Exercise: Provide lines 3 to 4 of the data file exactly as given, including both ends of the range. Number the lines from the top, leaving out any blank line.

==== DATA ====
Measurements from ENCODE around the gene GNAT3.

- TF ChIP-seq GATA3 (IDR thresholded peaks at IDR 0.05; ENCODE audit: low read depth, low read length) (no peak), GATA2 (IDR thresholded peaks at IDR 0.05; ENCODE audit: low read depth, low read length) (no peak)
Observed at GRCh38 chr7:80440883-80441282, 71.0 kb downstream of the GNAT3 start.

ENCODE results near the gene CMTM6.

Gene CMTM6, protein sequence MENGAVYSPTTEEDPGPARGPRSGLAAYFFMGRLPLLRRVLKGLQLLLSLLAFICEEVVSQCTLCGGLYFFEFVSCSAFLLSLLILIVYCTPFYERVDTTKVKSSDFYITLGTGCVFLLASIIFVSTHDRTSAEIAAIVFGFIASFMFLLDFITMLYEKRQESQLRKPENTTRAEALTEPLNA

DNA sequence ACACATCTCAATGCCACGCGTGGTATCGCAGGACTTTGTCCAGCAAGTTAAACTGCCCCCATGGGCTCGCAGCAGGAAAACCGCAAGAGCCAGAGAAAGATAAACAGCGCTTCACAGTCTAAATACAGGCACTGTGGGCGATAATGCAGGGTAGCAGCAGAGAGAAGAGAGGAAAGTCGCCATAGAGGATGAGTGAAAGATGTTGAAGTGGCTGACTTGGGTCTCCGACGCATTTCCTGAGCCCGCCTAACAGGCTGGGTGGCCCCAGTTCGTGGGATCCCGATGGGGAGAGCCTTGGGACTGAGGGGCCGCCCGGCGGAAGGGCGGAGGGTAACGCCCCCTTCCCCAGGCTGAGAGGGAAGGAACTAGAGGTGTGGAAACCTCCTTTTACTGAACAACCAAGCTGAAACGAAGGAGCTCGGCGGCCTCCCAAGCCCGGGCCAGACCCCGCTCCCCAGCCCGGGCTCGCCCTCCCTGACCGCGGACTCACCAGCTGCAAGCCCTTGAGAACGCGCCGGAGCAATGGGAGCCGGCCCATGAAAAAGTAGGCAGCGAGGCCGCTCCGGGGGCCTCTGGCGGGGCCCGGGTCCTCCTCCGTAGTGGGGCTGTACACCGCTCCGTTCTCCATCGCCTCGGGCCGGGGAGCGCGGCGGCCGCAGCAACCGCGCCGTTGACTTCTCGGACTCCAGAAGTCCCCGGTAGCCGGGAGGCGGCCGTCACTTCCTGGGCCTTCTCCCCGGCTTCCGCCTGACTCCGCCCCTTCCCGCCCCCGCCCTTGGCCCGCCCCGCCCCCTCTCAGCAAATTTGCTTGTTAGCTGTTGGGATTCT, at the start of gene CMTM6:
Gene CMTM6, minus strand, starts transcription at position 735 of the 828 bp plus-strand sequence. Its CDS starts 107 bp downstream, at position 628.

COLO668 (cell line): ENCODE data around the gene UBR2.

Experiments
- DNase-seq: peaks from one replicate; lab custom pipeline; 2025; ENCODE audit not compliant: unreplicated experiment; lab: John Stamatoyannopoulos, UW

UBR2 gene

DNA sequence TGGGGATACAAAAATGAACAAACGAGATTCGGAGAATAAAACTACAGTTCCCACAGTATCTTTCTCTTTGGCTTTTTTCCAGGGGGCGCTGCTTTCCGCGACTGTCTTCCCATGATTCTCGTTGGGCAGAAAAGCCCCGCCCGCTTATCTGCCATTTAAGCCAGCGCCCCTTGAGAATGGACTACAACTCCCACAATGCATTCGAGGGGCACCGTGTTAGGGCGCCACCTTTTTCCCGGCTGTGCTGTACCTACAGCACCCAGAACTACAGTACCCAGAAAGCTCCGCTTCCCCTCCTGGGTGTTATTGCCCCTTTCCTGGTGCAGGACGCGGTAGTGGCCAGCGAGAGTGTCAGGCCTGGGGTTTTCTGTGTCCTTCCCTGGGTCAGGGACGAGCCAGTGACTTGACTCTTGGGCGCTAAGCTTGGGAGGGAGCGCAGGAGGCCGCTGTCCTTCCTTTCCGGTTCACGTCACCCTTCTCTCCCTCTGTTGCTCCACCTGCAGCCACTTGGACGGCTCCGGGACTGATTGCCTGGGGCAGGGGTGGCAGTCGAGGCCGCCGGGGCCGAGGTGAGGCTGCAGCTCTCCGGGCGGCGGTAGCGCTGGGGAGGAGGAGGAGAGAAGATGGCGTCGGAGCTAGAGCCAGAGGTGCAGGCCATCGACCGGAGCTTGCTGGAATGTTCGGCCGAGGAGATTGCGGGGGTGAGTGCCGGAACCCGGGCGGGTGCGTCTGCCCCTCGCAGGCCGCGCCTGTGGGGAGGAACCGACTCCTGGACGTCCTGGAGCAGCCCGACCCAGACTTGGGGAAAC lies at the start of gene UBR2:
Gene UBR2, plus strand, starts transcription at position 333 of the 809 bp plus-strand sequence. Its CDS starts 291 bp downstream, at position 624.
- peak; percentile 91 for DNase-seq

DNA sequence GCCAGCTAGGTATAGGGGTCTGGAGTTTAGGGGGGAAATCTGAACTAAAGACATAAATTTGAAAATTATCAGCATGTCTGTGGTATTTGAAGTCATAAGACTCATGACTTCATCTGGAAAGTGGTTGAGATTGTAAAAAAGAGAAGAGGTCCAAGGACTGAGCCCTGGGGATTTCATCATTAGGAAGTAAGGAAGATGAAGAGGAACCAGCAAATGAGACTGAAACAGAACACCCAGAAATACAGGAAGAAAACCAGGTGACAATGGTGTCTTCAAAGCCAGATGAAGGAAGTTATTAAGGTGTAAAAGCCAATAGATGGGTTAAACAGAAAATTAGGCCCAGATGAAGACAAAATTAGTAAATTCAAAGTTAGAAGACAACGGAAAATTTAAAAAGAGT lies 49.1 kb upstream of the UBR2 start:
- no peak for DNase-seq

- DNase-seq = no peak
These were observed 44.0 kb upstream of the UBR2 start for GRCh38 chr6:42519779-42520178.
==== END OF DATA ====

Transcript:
Observed at GRCh38 chr7:80440883-80441282, 71.0 kb downstream of the GNAT3 start.

ENCODE results near the gene CMTM6.